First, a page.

Swing With Kettlebell | How is it done? Variants

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Louise Hay
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Swing Con Kettlebell

The swing is the main movement of kettlebell training. Before delving into the execution of this movement and the possible variations, it is necessary to understand what a kettlebell is and what its origins are.

1. The kettlebell

This tool, traditionally called "ghira”In Russian, is composed of a spherical weight including a handle.

Nowadays on the market it is possible to find 4 kg or even 54 kg kettlebells.



Born in Russia, initially used as a counterweight for scales, it was later used by men in order to test their strength.

The task was to raise the tool above the head as many times as possible. From this moment on, this tool was used by Russian soldiers as an element of physical preparation.

To date, training with the kettlebell has been an inspiration for the reproduction of movements such as momentum and jerk even with the use of the barbell.

How is it done?

Having carried out this premise, let's now try to analyze in as much detail as possible the most important and probably the best known movement that can be performed with this tool: the swing.

The first element to highlight is what trains this movement.

The greatest focus is placed on the posterior kinetic chain: we therefore refer to the muscles of the back, buttocks and hamstring muscles. In the initial phase of the movement, the push is also given thanks to the intervention of the muscles of the trunk and arms.

It is a pendulum movement, of the oscillatory type, where in order to maintain qualitative execution, it is essential to control breathing, without ever losing control and contraction of the lumbar-abdominal tract.



A further element not to be forgotten is the postural structure.

The back, throughout the ROM of execution, is straight and taut. Furthermore, the feet are constantly in contact with the ground with the whole plant.

As for the arms, remember to always keep them straight.

The shoulders must also be kept relaxed and depressed, without risking to call for the intervention of the trapezius as well.

The back obviously, together with the abdomen is in constant tension. During the push up, the pelvis is firmly in place thanks to the contraction of the buttocks and the knees are also locked with the relative contraction of the quadriceps.

The grip of the hands must be very firm. This is because during the final concentric phase, the kettlebell ball must not cross the line of the arms.

The clean execution of the motor gesture in question requires a climb up to the height of the pectoral. This is because pushing beyond the tool increases the risk of injury.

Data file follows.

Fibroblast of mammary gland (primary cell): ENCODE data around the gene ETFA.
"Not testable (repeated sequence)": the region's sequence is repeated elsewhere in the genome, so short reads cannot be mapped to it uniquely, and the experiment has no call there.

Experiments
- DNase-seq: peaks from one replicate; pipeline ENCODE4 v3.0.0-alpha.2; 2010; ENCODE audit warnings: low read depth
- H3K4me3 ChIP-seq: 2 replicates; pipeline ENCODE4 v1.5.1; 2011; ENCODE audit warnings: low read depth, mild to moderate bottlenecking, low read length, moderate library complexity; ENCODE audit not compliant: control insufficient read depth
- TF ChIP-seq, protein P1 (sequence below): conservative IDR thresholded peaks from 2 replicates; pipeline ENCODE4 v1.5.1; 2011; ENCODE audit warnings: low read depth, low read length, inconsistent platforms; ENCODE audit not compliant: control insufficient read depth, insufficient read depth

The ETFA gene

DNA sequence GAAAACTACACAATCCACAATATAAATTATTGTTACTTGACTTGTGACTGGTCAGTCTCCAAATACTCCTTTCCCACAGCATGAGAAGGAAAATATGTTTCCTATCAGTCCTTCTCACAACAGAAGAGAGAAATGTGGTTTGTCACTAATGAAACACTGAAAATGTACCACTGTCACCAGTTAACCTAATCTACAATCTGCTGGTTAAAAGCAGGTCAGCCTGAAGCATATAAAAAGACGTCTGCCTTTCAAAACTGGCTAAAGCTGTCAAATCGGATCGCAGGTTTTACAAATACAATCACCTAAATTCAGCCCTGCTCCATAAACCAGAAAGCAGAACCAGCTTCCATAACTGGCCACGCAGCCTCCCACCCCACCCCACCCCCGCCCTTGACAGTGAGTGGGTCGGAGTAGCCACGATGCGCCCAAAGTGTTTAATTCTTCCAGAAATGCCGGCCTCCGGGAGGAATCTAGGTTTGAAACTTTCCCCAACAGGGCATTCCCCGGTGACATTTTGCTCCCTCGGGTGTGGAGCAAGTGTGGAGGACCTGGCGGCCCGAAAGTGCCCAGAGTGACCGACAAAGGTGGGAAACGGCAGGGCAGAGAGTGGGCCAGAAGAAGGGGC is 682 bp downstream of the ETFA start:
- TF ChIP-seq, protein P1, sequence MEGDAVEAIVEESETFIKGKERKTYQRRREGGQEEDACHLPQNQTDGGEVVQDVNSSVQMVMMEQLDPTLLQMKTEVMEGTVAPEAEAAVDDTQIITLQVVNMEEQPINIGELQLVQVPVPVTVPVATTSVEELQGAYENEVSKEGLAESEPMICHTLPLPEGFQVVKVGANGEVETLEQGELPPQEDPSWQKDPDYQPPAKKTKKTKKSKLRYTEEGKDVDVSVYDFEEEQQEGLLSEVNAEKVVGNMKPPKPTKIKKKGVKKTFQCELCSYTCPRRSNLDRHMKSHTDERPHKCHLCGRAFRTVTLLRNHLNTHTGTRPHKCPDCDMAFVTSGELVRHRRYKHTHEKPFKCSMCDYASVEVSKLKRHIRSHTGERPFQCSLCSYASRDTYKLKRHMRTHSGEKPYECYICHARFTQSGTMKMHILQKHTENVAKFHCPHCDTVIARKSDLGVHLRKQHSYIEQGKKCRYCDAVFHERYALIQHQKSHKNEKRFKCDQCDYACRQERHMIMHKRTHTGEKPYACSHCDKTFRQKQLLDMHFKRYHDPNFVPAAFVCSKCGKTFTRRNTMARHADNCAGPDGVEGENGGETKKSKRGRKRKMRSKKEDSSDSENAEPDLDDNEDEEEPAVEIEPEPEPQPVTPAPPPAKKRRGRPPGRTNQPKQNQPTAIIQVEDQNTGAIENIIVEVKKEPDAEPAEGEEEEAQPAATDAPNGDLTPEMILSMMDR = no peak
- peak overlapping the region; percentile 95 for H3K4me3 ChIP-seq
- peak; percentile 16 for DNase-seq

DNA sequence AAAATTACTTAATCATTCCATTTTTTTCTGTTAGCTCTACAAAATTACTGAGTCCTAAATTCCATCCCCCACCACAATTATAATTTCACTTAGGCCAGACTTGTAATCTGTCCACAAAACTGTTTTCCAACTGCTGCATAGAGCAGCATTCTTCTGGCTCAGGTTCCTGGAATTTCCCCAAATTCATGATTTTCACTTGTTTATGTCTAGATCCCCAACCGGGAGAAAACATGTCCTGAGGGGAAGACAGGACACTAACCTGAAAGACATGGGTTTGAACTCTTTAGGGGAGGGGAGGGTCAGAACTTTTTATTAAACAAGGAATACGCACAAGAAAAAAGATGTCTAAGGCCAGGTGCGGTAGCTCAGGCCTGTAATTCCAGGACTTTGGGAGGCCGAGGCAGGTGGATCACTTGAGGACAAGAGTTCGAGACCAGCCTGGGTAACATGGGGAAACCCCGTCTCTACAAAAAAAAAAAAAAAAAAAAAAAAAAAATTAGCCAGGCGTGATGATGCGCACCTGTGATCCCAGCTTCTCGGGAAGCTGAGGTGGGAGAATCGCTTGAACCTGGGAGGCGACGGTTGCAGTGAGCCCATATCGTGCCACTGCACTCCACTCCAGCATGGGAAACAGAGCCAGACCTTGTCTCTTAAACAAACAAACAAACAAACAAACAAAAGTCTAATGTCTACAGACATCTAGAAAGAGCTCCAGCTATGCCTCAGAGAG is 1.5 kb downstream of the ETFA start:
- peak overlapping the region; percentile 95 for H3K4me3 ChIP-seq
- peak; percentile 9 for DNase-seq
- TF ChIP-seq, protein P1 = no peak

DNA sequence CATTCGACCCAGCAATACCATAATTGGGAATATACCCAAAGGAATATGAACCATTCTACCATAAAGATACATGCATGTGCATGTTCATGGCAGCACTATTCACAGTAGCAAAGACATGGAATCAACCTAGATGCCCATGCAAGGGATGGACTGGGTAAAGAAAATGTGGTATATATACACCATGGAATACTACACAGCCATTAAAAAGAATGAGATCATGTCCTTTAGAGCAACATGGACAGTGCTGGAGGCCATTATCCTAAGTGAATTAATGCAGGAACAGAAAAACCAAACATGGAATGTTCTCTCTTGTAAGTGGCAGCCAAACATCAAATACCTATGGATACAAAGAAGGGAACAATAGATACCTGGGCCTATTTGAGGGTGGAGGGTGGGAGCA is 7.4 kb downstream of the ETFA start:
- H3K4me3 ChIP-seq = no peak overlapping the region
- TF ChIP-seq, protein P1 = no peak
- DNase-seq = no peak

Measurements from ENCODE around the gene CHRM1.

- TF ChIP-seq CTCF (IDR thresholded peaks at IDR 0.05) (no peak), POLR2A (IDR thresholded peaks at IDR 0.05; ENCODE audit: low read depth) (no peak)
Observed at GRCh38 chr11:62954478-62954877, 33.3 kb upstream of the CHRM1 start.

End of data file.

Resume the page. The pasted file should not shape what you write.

Execution then occurs in this manner.

  1. The tool is positioned approximately one meter from you. Feet slightly beyond the shoulders, knees half bent.
  2. The back straight and taut.
  3. Our gaze is always in front of you. The oscillatory movement begins thanks to the contraction of the buttocks and thigh muscles.
  4. Gradually the movement acquires power and fluidity.
  5. It's not the arms that lift the weight. But the force generated by the quadriceps, glutes, and hamstrings mainly, without forgetting the back and the abdominal core.


variants

The swing is a movement whose mental and proprioceptive demand is very high. It is not recommended to try to perform other movements with the kettlebell without first having acquired a good command of this gesture.



The energy demand is very high but to improve strength, power and endurance it is an excellent exercise.

Furthermore it's a great way to learn how to activate your back muscles and thereby elevate your mind-muscle connection. Another factor on which the swing plays is that inherent in breathing. In fact, it teaches you to control it, sometimes even forcing you to force it to make it match the eccentric or concentric phase.

Despite this, it improves respiratory mastery even during everyday activities.

A variation on the classic swing is the American one.

It is mainly used in Cross Training, and the purposes are to extend the movement up to the head, thus generating more power. The debate on this question is very wide for the aforementioned reason: raising the arms too much would risk a compression of the rotator cuff muscles not just.


Conclusions

Before being able to master this gesture with simplicity, it is very important to perform a preparatory period during which your trainer will have the foresight to treat and make you learn the required motor gesture through repetition. You need to have patience in that it is a complex movement.

Once you learn, rest assured that the benefits will be numerous.

Good workout!

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